The bottom of the lower sidewall is in Taj cowhide in the colour Kelly green, which is also being used for the piping. To complement the intricate selection of colours the seat back, armrest and vertical back band of the armrest feature a textured material known as Aniline Gaufrange, which is an embossed and hand-rubbed cowhide, featuring a cypress tone and a Moroccan pattern. Not only are the seats beautiful to look at, they are extremely comfortable and can be fully reclined.
The carbon fibre veneer further demonstrates the design intricacy as it features a brown twill pattern which breathes life into the surfaces it covers.
“While stunning, the pattern and material are quite challenging to work with,” said Ahrens. “We have had experience with carbon fibre but we still had to test, research and literally trial working with the material to make sure it would live up to expectations.”
Unlike many cabin surfaces where wood veneers predominate, the carbon fibre veneers cover the main surface areas including the tables, lavatory vanities, and pre-engineered side ledges. It is accented with a contemporary dark ebony hardwood.
The aircraft’s lighting will add atmosphere via a rainbow spectrum of mood colours, all controlled by the Lufthansa Technik nice HD in-flight entertainment and cabin management system (IFE/CMS), which is integrated into the Inairvation components.
“We’ve used B/E Aerospace LED lighting which features a Quasar-coloured spectrum that enables a varied ambience within the cabin. This is perfect for accommodating all the phases of the range of this aircraft,” said Ahrens.
A powerful first impression is created for any passenger boarding the jet by the dramatic contrast between the F/List crème-coloured stone granite floor and the F/List black granite countertop.
“This is a really striking feature and one that repeats in the forward and aft lavatories. Combined with the carbon fibre veneers the effect is spectacular,” said Ahrens.
In the cabin the pre-engineered side ledges, which incorporate the IFE/CMS, will be dropped into place. The baseline package includes an advanced user interface, a wireless interface for personal device integration–both iOS and Android–and a Hollywood studio content service with leading blockbuster movies and TV shows. The ergonomic side ledges will then be enclosed with the carbon fibre veneers to match the rest of the aircraft. All the elements have already been through rigorous design, testing and development, so the client does not have to wait, or pay, for this part of the process.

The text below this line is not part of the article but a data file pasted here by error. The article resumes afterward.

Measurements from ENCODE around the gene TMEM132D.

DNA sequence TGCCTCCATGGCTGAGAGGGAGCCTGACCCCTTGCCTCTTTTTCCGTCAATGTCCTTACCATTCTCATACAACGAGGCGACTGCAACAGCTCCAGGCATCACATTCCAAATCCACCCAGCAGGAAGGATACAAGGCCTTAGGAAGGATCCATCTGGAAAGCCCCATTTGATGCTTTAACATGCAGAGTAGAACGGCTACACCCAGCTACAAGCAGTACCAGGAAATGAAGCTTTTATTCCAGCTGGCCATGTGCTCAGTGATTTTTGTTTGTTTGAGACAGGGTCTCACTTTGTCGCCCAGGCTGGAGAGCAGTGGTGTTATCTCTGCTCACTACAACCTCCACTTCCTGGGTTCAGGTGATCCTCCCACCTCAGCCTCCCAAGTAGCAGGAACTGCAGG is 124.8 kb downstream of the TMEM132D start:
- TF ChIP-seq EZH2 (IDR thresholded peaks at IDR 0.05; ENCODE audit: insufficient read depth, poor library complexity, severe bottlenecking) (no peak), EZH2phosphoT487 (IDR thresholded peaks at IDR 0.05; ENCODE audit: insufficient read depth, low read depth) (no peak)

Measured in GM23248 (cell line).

In addition to the comprehensive IFE system, a completely new Gogo ATG 5000 high-speed data system will be used to improve the existing cabin connectivity.
“The need for reliable connectivity is becoming a significant element to consider when it comes to cabin upgrades,” said Gillespie of the growing demand within the business aviation sector. “Customers are no longer satisfied with simply being able to make a phone call from the aircraft. They want Internet, Wi-Fi, email and constant communications with their business, family and friends. With this system in place, the client will be able to stay in contact while flying across the U.S., as well as parts of Canada and Alaska.”
This innovative blending of an individually customized design with elements that have been pre-designed for a particular aircraft type is an unusual approach to aircraft refurbishment. However, with more and more owners looking for an increased range of options to satisfy their executive aircraft needs, it is likely to become a model that others will follow.
It has not been without its challenges to create such an interior. In Part Two, we will consider the complexities of the installation and what it takes to make the concept a reality inside and out, as we review the installation process, truly unique external paint work, and the final interior completion itself.
Jane Stanbury is director of marketing and communications at Flying Colours Corp.